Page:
TWO BETS ARE ON THE TABLE. One has been placed by the Washington establishment, the other by the Chinese Communist Party.
Analyzing China's prospects in terms of fashionable globalist ideology, Washington is betting that a rich China will be a free one. The theory is that the only way China can continue to grow is by embracing Western democracy and capitalism. Moreover, the very process of China's enrichment is supposedly undermining the Beijing government's authoritarianism. More wealth means more freedom means more wealth.
Here is how President George W Bush has put it: "As China reforms its economy, its leaders are finding that once the door to freedom is opened even a crack, it cannot be closed. As the people of China grow in prosperity, their demands for political freedom will grow as well."
Similar optimism pours forth from the American press. The Wall Street Journal has commented: "Sooner or later China's economic progress will create the internal conditions for a more democratic regime that will be more stable, and less of a potential global rival."
The Washington view has become so widely accepted that almost no one has noticed that there is a second bet on the table--that of the Chinese leadership. It is wagering on a disturbingly different outcome: that a future China can be both rich and authoritarian.
If Washington is right, the future is unclouded, and a fast-rising China can readily be accommodated within the existing Western-defined world order. But what if China's leaders turn out to understand the Chinese character better than anyone in Washington? What if in 2025 or 2030 the United States finds itself facing off against a China so rich that it has surpassed all other nations in military technology yet remains resolutely opposed to Western values? The implications are hard to exaggerate.
In the great debate over China's future, Chinese leaders' jobs, if not their heads, are on the line. It is reasonable to conclude that they have considered their options carefully. Moreover, they enjoy the advantage of local knowledge. They have studied their nation's history and know its mind.
Those on the other side are pathetically uninformed. To start, they don't understand that the Chinese economic system is not capitalism, nor is it converging toward capitalism. China is operating an adaptation of the East Asian economic system. Launched by the Japanese in Manchuria in the 1930s, perfected in Japan proper in the 1950s and 1960s, this system is now widely copied throughout East Asia.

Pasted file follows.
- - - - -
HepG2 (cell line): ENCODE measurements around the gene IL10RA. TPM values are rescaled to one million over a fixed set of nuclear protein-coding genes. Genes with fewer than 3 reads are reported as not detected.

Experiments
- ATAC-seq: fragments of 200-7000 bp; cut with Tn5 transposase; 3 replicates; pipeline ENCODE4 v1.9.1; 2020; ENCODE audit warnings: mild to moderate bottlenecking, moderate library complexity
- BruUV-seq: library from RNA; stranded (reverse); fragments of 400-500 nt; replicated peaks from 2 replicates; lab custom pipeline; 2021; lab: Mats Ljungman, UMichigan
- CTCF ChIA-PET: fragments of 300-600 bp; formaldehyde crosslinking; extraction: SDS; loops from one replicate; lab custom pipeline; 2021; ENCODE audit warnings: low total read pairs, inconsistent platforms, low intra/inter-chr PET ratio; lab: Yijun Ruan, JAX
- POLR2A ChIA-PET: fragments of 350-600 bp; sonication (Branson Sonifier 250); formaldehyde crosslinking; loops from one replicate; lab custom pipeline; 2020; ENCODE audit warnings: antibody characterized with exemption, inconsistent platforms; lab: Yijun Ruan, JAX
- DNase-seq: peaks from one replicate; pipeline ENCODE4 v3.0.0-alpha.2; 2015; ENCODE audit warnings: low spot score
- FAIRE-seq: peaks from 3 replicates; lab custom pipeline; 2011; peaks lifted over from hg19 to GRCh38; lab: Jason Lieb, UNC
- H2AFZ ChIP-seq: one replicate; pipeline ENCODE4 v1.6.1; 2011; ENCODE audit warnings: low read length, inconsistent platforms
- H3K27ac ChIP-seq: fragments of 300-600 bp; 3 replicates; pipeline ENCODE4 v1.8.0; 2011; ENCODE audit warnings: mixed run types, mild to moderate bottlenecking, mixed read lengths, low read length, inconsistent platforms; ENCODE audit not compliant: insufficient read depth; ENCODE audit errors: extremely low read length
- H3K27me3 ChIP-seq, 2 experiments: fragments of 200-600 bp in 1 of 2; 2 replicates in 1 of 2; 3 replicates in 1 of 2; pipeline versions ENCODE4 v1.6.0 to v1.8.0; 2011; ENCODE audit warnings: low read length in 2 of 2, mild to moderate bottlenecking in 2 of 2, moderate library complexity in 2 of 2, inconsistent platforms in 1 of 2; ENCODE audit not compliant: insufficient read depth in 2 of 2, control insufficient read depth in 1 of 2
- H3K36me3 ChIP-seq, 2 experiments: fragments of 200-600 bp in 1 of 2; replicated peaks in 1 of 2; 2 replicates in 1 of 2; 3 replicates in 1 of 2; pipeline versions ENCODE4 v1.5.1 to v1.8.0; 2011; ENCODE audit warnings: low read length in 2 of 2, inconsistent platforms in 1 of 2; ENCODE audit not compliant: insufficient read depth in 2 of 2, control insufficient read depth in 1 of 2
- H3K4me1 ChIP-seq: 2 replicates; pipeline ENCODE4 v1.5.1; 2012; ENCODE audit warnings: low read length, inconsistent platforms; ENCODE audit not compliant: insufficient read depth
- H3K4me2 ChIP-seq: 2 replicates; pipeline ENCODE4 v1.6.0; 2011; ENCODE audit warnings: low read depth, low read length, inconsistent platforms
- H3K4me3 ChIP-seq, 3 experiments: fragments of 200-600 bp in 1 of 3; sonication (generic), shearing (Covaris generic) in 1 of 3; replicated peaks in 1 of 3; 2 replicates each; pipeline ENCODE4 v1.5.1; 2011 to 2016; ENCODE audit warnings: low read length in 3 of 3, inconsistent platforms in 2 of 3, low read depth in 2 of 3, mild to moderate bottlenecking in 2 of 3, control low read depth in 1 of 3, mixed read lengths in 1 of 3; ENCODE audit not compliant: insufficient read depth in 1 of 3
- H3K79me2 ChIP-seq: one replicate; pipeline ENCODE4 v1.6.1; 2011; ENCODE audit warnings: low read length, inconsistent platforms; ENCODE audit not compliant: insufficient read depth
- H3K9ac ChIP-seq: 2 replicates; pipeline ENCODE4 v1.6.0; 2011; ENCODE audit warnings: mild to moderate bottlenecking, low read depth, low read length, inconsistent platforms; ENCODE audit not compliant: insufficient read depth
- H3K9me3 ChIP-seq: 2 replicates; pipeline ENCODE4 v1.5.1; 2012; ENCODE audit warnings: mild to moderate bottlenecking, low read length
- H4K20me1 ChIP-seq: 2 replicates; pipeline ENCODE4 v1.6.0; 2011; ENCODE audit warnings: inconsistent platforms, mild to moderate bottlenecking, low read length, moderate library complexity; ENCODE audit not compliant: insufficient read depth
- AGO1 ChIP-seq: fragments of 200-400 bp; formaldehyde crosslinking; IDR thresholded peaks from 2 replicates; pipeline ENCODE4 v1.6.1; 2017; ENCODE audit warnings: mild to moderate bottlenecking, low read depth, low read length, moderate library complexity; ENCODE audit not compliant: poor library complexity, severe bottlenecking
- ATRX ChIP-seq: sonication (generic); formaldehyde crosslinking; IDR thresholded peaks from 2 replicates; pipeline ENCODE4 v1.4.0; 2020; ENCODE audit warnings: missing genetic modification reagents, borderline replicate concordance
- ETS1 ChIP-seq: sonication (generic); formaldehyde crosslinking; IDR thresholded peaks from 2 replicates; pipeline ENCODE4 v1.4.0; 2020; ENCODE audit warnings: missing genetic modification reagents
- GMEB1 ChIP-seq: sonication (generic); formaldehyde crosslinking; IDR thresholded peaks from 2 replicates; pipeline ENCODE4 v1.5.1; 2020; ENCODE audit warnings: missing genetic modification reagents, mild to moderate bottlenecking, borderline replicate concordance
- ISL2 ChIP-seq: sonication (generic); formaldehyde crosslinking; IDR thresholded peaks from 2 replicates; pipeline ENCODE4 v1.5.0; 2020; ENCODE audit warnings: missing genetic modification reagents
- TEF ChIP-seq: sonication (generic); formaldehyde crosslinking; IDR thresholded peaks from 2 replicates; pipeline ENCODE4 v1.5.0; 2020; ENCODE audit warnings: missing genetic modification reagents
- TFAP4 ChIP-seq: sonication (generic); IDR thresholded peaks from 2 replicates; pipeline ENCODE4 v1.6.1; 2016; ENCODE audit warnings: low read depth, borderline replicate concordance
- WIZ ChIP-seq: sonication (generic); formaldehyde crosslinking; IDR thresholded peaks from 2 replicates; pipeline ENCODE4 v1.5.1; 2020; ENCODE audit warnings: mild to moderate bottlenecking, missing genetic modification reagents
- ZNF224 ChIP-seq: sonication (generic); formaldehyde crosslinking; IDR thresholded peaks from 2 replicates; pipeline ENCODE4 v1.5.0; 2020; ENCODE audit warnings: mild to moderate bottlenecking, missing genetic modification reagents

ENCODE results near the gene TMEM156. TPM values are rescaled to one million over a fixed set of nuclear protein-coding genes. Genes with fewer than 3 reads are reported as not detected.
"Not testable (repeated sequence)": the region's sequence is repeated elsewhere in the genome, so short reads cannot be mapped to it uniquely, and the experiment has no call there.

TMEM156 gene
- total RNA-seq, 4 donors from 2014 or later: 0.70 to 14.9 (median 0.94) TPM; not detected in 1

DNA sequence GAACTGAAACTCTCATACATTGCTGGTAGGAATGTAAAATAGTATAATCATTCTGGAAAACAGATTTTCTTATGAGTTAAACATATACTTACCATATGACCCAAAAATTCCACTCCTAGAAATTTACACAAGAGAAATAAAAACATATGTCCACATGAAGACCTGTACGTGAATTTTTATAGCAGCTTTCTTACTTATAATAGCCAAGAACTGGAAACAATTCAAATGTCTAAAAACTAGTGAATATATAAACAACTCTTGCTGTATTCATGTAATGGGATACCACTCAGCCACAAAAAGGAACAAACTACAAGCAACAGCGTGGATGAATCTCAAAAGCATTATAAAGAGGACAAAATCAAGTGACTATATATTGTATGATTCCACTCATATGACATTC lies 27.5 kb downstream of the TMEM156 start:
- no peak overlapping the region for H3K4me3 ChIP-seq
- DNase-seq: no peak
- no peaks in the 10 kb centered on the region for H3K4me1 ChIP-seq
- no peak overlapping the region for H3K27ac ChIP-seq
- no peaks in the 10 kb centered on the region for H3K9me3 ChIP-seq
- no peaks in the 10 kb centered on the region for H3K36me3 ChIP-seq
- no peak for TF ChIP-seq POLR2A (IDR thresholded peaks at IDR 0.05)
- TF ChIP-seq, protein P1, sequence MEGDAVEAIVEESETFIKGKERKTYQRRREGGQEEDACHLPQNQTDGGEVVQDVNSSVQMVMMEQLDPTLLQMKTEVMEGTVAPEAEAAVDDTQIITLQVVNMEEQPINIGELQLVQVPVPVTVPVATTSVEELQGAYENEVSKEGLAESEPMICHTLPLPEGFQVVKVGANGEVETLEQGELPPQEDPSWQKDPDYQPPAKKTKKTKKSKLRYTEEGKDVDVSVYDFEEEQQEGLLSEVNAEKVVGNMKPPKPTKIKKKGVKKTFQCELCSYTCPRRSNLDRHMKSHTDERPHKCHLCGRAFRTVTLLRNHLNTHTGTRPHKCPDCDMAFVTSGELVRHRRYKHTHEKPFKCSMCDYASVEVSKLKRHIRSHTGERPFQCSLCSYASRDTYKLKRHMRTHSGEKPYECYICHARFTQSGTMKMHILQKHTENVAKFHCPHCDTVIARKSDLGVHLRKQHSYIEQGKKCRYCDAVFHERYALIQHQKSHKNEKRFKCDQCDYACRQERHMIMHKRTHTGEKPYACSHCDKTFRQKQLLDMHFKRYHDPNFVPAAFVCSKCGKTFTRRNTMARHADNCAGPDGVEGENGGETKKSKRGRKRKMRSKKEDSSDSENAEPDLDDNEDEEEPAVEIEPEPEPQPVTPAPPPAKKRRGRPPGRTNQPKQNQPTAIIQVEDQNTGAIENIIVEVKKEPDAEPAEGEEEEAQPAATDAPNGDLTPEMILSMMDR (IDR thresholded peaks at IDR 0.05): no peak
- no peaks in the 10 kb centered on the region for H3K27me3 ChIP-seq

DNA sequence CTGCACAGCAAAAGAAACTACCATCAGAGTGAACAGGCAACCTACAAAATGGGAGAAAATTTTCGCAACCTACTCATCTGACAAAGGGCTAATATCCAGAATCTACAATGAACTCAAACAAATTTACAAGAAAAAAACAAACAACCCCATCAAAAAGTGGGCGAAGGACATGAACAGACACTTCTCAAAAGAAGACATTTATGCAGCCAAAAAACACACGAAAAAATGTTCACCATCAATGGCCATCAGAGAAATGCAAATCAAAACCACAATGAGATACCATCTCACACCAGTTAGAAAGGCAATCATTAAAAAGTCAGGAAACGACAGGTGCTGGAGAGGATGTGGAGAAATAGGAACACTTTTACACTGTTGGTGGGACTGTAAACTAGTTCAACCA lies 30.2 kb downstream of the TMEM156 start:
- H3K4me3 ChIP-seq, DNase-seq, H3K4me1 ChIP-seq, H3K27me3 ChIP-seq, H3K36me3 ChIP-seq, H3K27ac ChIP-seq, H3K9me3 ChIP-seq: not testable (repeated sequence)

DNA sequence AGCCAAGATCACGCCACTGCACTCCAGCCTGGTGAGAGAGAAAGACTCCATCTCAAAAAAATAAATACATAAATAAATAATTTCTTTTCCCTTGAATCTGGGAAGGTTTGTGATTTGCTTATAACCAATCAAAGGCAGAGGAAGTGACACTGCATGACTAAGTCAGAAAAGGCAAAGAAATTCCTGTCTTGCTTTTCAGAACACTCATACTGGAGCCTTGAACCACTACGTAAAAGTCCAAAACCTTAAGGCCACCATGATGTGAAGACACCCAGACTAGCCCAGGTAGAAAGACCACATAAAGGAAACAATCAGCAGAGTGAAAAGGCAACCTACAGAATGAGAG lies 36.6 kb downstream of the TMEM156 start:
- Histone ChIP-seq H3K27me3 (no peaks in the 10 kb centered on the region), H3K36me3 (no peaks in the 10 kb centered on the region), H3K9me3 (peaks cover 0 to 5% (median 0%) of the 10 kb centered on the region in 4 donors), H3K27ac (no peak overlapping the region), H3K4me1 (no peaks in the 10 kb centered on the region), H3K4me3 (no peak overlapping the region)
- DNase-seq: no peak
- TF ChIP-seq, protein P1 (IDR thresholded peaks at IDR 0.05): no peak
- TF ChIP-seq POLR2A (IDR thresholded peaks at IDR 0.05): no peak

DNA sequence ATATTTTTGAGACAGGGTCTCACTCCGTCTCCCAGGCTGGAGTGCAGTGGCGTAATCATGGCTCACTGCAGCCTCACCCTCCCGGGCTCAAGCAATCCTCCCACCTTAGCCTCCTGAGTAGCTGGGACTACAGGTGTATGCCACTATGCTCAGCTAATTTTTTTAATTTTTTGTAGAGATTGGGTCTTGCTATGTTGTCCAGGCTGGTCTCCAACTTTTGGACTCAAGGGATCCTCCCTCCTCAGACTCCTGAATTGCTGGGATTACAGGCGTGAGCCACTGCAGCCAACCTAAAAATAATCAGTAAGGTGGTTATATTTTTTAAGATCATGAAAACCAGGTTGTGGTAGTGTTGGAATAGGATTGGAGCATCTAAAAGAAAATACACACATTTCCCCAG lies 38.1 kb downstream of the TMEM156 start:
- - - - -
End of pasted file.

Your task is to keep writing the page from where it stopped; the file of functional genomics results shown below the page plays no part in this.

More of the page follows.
As itemized by Richard Bernstein and Ross Munro in their 1997 book, The Coming Conflict with China, key features of the Chinese version of the East Asian economic model include a labyrinthine system of trade barriers; an artificially undervalued currency; an industrial policy focused on developing pillar industries and using export subsidies to give them competitive advantage; and pressure on foreign companies to transfer their production technologies.
In some ways, the East Asian model resembles capitalism--it makes extensive use of markets, for instance--but its fundamental logic is quite different. Whereas authoritarian political controls constitute a hindrance to growth in the West, they are really essential in the East.
Part of the West's comprehension problem is ideological: American opinion leaders hold as a matter of high ideology that Western logic is universal and thus destined to sweep the globe. It has not helped that East Asian leaders have gone to extraordinary lengths to keep their Western opposite numbers complacently misinformed.
From a Western point of view, the most glaring problem with the East Asian economic system is its mercantilist approach to trade, but the U.S. continues to unilaterally open its markets ever wider to "one-way free trade." American policymakers have allowed themselves to be persuaded that East Asian protectionism is merely a temporary adjustment problem and that an enlightened West should simply be patient while the East Asians sort things out. …